800-CEO-READ has selected What Works: Gender Equality by Design by Iris Bohnet (Belknap Press) as the 2016 Business Book of the Year.
Tonight, I announced at our annual book awards and industry appreciation party that 800-CEO-READ has selected What Works: Gender Equality by Design by Iris Bohnet (Belknap Press) as the 2016 Business Book of the Year.
Awards can be seen as an immortalization. In honoring a book, we run the risk of fossilizing it as well, taking the book out of the real world and making it a relic of the year. We want to make sure that our elevation of What Works amplifies its importance, and extends its lifetime, rather than relegating it to history. Books, and the ideas in them, must live and breathe, affecting the world with their presence in it, and we believe that is especially true of What Works. To be fully honored, Iris Bohnet's methods must be put into practice. So, while we believe What Works was indeed the business book of the year in 2016, we also hope others find it’s the best business book for them and their organizations in 2017, and ’18, and on, and on… until gender equality is realized. Our collective future depends on it.
With every new year comes an influx of new ideas on how to break old habits. We commit to exercise more, resolve to spend less money, promise to be home on time for dinner, volunteer more frequently, and, always, eat less food. Course corrections, we might think of them. We believe we’ve strayed from the path—the path to health, to riches, to a happy family, to a smaller pair of jeans—rather than knowing we must carve our own simply by walking it. At this time of year, it appears that humans are geared toward being perpetually striving, believing ourselves to have the capacity to become better humans if only we put in the right amount of effort. And the new year is the mystical epicenter of our ambition, the time when we believe we can access our better, more thoughtful, disciplined, focused selves—like a vortex opens on New Year's Eve and all we have to do is step through and conjoin with our better selves.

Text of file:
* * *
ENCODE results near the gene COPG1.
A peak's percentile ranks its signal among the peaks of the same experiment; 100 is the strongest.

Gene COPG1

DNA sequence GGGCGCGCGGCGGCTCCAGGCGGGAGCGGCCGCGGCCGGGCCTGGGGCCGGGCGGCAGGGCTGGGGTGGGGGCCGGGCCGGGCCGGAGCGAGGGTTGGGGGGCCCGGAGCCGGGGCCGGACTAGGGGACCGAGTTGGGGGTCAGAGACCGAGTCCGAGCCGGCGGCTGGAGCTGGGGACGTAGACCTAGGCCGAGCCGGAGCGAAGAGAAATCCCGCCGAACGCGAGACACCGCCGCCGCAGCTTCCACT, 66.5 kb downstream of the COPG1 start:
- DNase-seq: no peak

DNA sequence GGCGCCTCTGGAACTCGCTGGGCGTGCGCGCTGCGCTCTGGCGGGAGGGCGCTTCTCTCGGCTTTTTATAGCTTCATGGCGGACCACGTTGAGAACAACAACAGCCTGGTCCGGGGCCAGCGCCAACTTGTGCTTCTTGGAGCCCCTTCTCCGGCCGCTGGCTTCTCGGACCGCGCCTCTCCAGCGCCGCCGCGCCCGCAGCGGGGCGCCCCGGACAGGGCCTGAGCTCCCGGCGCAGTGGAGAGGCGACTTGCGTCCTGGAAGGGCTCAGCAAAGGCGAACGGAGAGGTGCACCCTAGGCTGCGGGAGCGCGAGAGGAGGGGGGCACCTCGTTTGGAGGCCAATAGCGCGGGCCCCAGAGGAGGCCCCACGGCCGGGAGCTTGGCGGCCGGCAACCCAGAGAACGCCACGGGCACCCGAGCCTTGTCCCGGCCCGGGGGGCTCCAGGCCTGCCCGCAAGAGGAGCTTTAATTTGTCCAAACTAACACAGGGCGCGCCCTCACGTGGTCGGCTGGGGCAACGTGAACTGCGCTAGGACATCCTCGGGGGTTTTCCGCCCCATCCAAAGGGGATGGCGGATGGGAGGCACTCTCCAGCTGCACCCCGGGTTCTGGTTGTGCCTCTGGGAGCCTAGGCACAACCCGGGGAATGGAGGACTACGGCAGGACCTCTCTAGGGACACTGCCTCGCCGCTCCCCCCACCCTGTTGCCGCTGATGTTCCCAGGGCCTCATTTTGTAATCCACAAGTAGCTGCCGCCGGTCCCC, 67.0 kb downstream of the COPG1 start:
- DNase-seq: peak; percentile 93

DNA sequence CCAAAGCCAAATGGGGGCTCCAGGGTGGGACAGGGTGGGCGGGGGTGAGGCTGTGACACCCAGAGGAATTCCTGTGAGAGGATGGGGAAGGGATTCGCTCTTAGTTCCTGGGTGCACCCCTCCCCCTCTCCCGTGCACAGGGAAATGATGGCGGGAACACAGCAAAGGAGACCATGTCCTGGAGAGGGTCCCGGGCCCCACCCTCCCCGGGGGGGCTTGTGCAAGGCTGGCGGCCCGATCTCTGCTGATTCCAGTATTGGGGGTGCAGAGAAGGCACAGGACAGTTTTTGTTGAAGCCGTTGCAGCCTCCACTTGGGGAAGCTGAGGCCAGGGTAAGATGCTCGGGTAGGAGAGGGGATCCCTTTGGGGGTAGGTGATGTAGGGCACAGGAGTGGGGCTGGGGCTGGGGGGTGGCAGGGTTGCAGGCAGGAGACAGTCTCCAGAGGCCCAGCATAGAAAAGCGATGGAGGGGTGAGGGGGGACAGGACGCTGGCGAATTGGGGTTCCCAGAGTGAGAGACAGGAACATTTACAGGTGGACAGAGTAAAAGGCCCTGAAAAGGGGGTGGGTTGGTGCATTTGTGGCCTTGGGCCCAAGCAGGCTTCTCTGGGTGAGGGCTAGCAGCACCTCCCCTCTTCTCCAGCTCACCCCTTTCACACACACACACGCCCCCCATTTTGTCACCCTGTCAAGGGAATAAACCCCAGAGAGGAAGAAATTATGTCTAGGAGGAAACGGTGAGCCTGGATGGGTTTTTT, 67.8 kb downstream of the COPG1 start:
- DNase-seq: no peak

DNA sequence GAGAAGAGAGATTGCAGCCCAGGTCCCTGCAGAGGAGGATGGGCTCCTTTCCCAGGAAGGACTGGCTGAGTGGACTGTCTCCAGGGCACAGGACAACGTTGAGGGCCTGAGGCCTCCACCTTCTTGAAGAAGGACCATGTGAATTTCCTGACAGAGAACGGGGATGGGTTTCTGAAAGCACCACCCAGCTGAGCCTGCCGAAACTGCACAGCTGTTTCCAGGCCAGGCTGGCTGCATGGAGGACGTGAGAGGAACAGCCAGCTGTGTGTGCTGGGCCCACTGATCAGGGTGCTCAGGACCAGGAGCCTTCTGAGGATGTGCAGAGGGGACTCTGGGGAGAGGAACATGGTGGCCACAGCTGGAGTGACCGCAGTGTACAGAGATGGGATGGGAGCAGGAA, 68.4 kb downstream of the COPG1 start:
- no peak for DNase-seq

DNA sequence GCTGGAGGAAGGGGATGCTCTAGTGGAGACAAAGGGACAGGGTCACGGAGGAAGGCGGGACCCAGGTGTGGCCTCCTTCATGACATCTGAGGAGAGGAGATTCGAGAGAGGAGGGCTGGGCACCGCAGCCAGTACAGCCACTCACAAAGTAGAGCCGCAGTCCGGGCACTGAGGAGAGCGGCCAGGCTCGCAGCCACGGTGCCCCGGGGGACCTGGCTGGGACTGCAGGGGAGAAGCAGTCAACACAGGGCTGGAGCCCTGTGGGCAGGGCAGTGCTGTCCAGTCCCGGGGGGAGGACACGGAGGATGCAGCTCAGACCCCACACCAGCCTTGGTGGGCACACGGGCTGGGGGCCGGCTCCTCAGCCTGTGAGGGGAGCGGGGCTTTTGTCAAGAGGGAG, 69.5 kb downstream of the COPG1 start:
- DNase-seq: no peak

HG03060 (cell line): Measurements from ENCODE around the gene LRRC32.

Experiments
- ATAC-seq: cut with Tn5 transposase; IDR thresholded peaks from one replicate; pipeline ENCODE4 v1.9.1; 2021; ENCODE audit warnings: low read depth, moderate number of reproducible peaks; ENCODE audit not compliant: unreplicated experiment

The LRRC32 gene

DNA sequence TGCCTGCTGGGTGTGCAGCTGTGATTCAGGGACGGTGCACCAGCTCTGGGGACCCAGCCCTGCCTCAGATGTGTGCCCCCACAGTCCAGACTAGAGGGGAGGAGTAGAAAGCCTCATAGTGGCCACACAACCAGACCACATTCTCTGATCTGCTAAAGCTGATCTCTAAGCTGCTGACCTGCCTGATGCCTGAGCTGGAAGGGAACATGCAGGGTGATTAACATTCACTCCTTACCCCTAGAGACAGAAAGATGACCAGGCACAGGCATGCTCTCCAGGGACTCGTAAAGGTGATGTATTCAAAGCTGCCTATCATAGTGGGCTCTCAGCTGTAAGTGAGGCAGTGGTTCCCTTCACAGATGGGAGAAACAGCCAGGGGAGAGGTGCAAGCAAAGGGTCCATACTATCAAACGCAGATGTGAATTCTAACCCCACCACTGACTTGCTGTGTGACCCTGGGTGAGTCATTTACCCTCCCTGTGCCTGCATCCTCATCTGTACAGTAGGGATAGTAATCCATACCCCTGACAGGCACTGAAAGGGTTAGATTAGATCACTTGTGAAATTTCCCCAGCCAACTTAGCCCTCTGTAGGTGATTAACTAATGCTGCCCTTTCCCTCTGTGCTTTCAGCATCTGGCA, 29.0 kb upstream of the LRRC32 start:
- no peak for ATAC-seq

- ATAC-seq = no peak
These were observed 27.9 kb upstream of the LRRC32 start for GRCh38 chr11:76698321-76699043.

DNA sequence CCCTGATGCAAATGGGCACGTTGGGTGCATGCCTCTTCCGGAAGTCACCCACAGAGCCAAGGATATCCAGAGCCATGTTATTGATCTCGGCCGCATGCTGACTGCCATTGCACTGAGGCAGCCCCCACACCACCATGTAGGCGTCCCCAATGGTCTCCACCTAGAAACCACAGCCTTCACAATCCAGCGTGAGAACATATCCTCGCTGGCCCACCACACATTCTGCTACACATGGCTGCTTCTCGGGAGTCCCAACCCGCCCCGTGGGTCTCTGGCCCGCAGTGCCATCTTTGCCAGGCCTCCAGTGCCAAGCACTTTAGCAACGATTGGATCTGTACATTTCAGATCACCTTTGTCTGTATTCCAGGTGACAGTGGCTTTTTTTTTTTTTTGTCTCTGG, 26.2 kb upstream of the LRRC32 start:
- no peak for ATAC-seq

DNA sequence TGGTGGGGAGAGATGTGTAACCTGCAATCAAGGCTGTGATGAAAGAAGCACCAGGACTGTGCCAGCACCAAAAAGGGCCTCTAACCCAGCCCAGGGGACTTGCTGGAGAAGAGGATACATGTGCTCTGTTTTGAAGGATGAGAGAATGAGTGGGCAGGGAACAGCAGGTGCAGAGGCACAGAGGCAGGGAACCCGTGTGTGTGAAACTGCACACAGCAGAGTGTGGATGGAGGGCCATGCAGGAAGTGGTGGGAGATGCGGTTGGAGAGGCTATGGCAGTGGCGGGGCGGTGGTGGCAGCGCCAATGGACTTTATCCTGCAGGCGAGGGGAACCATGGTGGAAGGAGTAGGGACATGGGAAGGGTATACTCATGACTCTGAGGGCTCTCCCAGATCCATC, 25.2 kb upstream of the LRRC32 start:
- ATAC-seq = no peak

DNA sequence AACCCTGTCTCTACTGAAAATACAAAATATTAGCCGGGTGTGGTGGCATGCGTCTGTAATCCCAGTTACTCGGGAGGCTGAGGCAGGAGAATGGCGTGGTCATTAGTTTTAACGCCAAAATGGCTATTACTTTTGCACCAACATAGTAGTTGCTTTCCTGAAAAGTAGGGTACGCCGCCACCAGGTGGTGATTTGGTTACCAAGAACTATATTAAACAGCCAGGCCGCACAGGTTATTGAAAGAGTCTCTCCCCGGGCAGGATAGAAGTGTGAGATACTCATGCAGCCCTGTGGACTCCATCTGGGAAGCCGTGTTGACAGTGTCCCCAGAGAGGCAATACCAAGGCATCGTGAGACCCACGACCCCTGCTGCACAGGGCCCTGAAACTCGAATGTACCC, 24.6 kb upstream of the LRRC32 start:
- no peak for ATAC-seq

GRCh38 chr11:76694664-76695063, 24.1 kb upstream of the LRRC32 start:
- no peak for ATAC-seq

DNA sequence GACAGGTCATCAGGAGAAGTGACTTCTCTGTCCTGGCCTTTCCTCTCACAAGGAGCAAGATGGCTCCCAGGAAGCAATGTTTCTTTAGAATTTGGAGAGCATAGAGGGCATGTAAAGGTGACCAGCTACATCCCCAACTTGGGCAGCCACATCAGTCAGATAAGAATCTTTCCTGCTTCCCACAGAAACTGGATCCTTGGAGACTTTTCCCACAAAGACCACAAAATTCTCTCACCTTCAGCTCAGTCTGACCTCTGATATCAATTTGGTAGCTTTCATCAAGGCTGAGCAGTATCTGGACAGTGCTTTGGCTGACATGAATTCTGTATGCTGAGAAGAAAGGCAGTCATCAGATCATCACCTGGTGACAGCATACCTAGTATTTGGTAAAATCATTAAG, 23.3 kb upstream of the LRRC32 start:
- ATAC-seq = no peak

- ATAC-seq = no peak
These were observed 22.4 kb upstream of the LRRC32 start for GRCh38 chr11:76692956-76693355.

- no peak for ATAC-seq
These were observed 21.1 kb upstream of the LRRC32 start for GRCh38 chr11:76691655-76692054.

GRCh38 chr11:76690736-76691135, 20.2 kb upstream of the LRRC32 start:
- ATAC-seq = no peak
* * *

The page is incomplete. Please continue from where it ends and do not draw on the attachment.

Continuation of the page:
I don’t intend to denigrate that impulse. To be honest, this pursuit of change, of progress, is at the heart of what 800-CEO-READ does. If human beings weren’t ambitious and, well, dissatisfied, the books we ship around the globe in the thousands wouldn’t need to be shipped around the globe in the thousands. We sell books that guide, advise, and hopefully change minds—maybe even hearts. And yet, for such inveterate individual strivers, why is it so hard to expect people, as a group, to reach for their best iteration? Why do we shrink back from expecting the human race to work, collectively, for good?
You might be reading this, thinking, that’s not me! I want each person to be their most creative, productive, empathetic self. But the reality is, whatever you, as a leader, as a protester, as an evangelist, define as progress unmoors others. And unmoored people? Well, they like to clutch their proverbial pearls, their door handles, their way of life. You've seen it in your personal life: what happens when you make commitments to eating better and desire for your family to do the same? You clear out the refrigerator and empty the pantry of those items you don't want to be tempted by; but your family members balk and soon there are Little Debbie's Oatmeal Sandwiches on your shelves and Ben and Jerry's in your freezer once again. What happens when a nation defines progress in terms of inclusion, and then a backlash by those who feel displaced and fearful yanks the leash?
In an ideal world, paths to progress would be linear. One step in front of the other, rather than 2 steps forward, one step back. But straight paths aren’t easy to come by, and there are endless reasons why. We can blame tribalism and groupthink. We can blame systemic problems that can't be solved by any one person or one generation's effort, or hegemonic fallacies that can't be unlearned or disbelieved just because we question their validity. We accuse individual people of being complicit, for being biased, of being proverbial ostriches. There's plenty of blame and judgment to go around. Change is hard, whether on the personal, organizational, national, or global level. And it can be disheartening. In fact, it can be heart-breaking.
But here's the thing. When we are forced to take that step back, after believing we've come so far, it's also an opportunity to ask why. We can choose to treat stumbles as an opportunity to refuel and reengage. All we need is a new idea, a different way to frame the problem, a different kind of tool. And Iris Bohnet, in her book What Works, presents a method for redesigning walls by chiseling away at the biases the continue to restrain equality in the workplace.
Far from all gender inequities are the result of unconscious bias, which is only one of the culprits unjustly disadvantaging some and benefiting others. And behavioral interventions are one instrument in our collective toolbox to correct for these injustices. Biases are, however, a clear cause of inequality, and behavioral designs can accomplish things that hammers cannot.